Members of the Oromo Community of Minnesota celebrate a graduation

Advances in Equity

By Bruce Corrie

New immigrant groups are working hard to develop their talents, especially the second generation. That was the impression I got when I was invited by Teshite Wako to speak at the graduation ceremony of the Oromo Community of Minnesota. The Oromo are originally from East Africa (Ethiopia, specifically) and have a fairly large presence in Minnesota, very often invisible to policy-makers. I heard the story of a pharmacist whose credentials were not accepted in Minnesota who now completed his doctorate in pharmacy. A young man who studied hard in refugee camps and now is a pre-medical student. A teenager going to study accounting and a young graduate who has started a nonprofit to mentor female students in STEM. They shared stories of young graduates from top medical schools doing their residency in Minnesota. This community is offering such rich talent to Minnesota.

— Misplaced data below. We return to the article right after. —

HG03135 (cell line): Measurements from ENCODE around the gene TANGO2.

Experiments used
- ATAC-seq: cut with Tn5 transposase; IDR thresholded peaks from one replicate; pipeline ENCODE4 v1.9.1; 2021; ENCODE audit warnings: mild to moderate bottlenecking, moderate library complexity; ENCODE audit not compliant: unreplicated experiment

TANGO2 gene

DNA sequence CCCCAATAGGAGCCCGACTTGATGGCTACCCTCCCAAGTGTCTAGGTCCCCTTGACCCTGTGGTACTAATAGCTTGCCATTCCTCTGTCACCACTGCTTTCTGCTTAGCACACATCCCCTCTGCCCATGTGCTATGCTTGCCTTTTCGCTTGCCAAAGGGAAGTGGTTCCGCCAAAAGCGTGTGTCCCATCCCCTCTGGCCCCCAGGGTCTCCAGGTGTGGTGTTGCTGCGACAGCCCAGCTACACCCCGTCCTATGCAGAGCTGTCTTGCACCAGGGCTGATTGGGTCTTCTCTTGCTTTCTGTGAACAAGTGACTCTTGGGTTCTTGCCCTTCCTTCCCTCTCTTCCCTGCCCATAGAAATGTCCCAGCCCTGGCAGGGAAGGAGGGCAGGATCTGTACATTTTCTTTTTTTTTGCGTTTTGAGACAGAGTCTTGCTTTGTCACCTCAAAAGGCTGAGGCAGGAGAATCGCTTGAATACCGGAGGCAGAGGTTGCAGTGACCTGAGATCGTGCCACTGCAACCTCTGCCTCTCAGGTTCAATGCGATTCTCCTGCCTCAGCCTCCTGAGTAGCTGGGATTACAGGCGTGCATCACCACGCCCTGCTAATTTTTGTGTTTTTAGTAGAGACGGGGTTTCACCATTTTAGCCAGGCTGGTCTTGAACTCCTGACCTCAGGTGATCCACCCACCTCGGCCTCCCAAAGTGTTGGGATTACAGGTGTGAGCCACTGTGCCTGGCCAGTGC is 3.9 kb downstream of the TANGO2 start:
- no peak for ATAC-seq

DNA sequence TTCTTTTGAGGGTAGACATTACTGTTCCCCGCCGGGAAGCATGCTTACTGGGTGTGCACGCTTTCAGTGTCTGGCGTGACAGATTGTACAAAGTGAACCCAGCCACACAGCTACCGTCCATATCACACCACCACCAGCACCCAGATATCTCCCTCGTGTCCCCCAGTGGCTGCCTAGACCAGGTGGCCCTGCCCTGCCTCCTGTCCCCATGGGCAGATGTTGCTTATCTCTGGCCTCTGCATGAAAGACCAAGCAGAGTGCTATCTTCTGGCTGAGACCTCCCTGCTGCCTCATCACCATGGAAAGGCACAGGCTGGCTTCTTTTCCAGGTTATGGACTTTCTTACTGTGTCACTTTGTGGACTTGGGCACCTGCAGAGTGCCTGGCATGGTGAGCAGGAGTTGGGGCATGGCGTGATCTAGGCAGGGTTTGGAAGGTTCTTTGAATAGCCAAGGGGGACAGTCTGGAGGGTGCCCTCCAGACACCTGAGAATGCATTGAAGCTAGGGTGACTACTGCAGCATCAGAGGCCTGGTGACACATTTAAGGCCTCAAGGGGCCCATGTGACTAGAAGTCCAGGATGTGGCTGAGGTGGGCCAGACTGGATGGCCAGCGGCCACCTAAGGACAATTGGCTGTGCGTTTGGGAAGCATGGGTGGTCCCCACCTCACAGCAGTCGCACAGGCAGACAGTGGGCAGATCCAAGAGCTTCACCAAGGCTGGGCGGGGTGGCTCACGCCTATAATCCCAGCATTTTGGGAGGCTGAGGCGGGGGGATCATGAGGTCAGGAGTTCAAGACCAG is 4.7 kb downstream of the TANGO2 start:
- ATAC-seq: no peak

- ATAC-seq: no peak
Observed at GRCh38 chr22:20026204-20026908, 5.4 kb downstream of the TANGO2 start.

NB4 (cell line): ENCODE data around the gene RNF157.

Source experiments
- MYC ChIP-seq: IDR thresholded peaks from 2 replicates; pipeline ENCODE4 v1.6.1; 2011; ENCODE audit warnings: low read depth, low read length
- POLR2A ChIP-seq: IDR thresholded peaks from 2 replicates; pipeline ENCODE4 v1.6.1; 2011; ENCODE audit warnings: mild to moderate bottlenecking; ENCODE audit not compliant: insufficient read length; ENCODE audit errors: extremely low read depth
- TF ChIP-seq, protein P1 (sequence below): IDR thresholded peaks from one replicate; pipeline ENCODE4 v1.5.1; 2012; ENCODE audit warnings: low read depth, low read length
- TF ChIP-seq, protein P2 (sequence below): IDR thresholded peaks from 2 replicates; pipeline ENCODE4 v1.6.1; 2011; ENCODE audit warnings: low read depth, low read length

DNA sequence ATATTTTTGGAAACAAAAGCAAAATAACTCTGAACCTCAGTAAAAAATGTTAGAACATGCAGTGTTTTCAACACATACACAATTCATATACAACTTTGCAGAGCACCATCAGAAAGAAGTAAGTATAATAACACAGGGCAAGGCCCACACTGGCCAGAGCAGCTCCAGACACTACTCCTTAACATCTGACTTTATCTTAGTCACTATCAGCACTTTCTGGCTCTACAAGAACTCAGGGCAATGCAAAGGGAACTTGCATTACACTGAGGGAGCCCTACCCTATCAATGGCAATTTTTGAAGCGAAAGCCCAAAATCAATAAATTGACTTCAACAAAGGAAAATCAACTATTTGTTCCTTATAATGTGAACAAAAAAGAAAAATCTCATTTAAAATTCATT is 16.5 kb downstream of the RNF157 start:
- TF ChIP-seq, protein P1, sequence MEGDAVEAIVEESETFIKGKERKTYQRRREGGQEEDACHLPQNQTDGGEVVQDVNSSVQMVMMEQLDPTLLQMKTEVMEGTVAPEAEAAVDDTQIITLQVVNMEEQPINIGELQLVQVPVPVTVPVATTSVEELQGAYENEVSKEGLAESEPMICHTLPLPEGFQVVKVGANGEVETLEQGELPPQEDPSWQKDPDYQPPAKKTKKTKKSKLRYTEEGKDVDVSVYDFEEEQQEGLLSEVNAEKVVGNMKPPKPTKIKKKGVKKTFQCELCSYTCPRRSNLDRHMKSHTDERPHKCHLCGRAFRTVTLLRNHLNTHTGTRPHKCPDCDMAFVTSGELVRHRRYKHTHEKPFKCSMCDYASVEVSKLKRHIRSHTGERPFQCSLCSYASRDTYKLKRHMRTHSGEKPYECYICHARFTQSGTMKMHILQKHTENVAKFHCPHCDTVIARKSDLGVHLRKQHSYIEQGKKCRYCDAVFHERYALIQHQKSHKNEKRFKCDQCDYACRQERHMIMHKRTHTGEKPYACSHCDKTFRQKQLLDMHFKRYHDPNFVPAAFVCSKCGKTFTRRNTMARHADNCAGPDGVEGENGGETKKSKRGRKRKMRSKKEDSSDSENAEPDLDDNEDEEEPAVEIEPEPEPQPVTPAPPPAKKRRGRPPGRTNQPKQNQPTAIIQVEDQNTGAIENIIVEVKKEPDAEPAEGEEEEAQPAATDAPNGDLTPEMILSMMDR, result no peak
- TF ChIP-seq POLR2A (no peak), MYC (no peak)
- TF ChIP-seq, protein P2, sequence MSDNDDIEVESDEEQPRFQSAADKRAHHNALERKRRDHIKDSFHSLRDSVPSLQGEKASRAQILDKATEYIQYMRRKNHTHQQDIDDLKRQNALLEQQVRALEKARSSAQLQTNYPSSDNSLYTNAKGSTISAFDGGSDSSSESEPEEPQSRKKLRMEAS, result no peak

New DEED Commissioner Shawntera Hardy is setting a new inclusive tone by offering information sessions on economic development programs that the diverse communities can participate in. She also called a meeting of all nonprofit recipients of state equity funding to help them collaborate and understand the state system and grant processes.

The Big Idea Forum of focused on an important topic needed in strategies to address racial economic disparities in Minnesota — the need to think and act long-term. Community input at that forum set the tone for the next Big Idea Forum on September 22nd — put people first, especially the poor.

I had the opportunity to review the state workforce system and discovered an unfortunate fact — I am not convinced the system is effectively reaching the people on the street because it is a top-down approach. I am exploring a strategy from the base and will update you on progress.


Bruce Corrie, PhD, blogs at and is a professor of economics at Concordia University ‑ Saint Paul.